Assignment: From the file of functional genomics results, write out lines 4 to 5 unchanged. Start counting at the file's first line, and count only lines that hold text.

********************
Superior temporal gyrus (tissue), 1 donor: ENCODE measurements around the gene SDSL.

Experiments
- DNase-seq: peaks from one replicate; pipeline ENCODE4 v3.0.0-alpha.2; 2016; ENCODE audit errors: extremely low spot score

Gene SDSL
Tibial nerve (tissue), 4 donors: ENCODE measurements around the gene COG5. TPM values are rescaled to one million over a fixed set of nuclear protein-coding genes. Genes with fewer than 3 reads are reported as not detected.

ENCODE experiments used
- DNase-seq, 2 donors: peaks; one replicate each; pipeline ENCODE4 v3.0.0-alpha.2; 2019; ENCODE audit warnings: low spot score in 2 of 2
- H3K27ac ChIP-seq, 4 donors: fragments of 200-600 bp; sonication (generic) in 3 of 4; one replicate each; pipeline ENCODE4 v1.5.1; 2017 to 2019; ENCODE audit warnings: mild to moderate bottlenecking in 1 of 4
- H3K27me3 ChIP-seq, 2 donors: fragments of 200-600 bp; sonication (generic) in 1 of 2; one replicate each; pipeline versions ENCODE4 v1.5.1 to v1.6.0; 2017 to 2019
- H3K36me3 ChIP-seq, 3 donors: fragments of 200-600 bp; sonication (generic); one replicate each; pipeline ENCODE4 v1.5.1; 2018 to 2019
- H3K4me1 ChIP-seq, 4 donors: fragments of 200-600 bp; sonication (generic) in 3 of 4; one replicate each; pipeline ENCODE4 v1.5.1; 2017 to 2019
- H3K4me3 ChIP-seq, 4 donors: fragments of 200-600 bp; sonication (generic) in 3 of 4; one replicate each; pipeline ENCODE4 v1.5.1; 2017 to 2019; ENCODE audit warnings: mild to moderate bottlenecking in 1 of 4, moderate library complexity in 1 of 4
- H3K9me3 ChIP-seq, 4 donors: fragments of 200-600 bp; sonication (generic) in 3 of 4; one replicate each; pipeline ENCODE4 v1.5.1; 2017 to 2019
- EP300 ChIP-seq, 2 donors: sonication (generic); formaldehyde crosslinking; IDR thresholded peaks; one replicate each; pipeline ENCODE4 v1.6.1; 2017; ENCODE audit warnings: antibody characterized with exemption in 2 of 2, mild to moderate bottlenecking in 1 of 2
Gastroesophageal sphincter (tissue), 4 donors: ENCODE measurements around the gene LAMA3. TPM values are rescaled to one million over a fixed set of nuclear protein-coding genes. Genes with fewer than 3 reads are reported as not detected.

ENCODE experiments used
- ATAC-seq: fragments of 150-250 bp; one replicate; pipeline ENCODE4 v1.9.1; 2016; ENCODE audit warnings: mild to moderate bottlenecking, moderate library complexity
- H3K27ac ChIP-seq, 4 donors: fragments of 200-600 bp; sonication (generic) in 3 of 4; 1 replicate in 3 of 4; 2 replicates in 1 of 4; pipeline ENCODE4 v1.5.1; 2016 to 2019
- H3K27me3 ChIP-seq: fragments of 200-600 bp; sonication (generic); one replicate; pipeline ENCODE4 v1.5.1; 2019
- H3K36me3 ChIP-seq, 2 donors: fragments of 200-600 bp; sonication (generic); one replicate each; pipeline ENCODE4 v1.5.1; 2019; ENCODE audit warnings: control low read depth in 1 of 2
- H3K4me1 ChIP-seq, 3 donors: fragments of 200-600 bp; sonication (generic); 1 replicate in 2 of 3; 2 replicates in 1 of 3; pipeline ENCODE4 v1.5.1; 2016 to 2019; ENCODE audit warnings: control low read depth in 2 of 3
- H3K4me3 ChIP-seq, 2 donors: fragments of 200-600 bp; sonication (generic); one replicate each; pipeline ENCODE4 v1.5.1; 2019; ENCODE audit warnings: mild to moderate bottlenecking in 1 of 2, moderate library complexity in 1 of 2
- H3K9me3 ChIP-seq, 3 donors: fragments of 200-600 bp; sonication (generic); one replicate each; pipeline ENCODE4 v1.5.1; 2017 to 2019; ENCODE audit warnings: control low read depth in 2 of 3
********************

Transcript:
Gene SDSL
Tibial nerve (tissue), 4 donors: ENCODE measurements around the gene COG5. TPM values are rescaled to one million over a fixed set of nuclear protein-coding genes. Genes with fewer than 3 reads are reported as not detected.